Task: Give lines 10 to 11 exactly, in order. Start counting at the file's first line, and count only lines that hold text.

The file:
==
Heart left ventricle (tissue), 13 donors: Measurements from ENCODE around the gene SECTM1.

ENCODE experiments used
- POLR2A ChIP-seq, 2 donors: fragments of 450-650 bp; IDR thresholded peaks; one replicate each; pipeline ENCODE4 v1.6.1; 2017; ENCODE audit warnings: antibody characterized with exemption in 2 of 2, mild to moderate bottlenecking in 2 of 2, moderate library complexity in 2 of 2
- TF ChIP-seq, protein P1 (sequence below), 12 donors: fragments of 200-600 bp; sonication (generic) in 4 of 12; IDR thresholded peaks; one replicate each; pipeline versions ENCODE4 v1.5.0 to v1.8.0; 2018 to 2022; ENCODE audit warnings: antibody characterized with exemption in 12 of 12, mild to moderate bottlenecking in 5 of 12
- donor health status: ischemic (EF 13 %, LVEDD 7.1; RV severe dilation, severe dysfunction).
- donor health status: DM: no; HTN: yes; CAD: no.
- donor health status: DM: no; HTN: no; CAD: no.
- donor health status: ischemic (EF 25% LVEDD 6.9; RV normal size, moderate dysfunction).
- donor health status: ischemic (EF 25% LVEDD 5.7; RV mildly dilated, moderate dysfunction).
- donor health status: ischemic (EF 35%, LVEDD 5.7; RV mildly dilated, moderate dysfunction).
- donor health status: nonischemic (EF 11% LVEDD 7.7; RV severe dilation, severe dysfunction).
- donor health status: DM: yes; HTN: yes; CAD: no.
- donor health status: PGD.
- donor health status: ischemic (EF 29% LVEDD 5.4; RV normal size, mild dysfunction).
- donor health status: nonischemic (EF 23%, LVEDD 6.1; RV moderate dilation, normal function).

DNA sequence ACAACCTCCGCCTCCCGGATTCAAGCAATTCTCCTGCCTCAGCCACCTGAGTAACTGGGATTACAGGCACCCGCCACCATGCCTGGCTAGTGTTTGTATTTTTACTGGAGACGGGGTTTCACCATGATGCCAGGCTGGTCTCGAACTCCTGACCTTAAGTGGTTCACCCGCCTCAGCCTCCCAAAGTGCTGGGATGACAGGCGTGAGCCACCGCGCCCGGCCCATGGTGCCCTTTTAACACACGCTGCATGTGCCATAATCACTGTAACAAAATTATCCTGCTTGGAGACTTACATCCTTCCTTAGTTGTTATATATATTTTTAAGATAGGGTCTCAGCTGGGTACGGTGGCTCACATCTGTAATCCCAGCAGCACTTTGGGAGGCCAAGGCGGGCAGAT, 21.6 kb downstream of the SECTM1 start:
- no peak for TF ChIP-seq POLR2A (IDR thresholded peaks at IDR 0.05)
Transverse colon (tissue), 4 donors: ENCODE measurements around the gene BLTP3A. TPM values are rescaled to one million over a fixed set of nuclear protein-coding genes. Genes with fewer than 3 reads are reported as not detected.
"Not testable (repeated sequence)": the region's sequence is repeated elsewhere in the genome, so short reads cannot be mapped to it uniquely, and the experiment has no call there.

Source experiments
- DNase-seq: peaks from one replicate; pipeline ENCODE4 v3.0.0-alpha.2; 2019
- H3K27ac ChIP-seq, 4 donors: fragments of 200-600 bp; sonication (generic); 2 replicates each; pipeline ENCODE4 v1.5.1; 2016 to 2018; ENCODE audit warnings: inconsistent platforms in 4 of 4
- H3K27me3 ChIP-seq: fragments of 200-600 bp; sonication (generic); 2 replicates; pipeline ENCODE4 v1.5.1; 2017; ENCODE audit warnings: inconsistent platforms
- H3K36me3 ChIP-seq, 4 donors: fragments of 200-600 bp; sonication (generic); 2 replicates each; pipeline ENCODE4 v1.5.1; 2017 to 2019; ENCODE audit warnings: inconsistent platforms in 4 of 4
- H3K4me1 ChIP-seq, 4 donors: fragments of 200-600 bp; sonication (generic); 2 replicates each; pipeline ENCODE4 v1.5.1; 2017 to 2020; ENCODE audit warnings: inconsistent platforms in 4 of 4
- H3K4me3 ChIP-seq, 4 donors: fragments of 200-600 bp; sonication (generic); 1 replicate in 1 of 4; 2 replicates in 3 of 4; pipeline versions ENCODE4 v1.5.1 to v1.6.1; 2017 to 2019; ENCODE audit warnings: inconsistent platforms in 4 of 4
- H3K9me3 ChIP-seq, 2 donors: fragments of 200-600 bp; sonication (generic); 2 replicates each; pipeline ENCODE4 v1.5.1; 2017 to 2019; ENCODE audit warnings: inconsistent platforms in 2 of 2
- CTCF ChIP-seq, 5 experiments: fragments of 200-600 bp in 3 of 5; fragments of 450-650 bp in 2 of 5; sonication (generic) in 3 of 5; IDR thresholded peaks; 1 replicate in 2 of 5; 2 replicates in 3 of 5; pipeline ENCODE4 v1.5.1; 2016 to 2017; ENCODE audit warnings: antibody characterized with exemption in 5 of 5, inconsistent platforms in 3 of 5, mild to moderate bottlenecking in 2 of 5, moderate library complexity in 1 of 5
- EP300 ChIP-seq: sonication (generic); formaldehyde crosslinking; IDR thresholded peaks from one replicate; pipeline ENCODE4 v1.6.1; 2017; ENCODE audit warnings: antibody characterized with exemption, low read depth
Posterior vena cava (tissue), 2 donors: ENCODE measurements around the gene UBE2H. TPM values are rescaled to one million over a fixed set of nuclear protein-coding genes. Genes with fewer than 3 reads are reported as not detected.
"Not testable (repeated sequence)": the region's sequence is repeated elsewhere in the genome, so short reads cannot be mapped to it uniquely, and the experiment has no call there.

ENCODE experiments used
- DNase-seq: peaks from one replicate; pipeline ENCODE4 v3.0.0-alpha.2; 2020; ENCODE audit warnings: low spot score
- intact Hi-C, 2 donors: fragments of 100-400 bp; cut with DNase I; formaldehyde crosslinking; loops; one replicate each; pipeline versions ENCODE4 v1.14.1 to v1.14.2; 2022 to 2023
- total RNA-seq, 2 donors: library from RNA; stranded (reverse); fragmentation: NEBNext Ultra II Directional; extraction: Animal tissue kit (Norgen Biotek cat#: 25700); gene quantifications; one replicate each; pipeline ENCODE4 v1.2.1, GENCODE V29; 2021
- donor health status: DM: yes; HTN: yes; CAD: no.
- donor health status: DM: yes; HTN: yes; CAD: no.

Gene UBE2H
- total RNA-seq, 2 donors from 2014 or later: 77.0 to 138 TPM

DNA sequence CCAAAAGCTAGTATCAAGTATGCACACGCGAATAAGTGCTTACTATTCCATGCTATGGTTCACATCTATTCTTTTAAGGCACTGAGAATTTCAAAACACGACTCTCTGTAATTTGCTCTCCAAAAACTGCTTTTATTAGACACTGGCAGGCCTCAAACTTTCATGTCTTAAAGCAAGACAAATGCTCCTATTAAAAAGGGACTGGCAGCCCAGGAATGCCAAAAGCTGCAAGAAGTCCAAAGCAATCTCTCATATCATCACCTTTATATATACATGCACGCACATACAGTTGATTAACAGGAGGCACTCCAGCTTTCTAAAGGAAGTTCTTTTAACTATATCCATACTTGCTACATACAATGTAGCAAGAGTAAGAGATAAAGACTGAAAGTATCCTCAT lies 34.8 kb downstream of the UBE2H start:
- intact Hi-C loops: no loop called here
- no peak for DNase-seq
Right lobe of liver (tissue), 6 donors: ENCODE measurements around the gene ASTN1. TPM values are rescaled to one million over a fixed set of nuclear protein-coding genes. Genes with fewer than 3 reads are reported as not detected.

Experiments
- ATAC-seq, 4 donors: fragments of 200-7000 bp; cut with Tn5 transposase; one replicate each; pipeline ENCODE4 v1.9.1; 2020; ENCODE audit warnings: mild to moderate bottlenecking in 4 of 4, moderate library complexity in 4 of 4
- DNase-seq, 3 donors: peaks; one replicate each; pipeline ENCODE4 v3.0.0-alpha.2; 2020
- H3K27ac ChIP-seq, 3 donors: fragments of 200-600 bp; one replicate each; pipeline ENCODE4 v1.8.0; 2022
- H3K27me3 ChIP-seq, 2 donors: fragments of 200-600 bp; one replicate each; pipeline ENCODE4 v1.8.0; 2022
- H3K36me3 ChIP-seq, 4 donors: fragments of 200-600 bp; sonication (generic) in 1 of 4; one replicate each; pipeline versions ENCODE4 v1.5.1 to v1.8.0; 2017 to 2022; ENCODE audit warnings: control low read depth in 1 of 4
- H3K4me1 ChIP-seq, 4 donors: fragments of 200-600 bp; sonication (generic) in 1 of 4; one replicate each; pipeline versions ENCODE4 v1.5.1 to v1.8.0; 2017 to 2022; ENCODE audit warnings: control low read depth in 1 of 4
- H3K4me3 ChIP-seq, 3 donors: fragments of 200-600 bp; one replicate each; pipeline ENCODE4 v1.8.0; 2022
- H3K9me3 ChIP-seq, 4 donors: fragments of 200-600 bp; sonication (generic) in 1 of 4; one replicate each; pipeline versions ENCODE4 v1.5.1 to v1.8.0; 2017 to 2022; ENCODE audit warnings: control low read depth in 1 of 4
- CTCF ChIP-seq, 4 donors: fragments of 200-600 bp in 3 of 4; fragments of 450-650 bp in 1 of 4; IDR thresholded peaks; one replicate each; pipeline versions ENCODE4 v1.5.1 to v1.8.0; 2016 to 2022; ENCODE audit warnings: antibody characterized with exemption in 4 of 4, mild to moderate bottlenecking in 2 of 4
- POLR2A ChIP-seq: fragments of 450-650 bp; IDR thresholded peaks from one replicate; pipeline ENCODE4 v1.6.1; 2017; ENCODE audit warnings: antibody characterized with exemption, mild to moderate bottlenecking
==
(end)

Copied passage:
- donor health status: ischemic (EF 35%, LVEDD 5.7; RV mildly dilated, moderate dysfunction).
- donor health status: nonischemic (EF 11% LVEDD 7.7; RV severe dilation, severe dysfunction).